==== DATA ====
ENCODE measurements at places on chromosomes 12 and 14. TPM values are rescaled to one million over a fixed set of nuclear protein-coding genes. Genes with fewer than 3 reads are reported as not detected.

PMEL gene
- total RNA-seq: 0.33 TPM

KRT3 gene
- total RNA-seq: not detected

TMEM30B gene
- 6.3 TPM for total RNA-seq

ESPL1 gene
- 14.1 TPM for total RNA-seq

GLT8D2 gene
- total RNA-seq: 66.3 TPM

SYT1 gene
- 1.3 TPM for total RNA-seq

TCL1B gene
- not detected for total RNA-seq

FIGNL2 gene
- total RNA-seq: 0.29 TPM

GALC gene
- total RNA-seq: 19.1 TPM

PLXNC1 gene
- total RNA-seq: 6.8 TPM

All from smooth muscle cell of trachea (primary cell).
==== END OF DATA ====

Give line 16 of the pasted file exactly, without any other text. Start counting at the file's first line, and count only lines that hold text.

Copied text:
FIGNL2 gene